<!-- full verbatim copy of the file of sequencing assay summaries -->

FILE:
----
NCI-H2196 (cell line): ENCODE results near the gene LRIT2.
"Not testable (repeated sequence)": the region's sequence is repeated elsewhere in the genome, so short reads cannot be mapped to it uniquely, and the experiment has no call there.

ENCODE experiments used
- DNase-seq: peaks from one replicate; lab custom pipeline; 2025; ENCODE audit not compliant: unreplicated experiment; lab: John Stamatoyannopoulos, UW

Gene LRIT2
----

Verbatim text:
NCI-H2196 (cell line): ENCODE results near the gene LRIT2.
"Not testable (repeated sequence)": the region's sequence is repeated elsewhere in the genome, so short reads cannot be mapped to it uniquely, and the experiment has no call there.

ENCODE experiments used
- DNase-seq: peaks from one replicate; lab custom pipeline; 2025; ENCODE audit not compliant: unreplicated experiment; lab: John Stamatoyannopoulos, UW

Gene LRIT2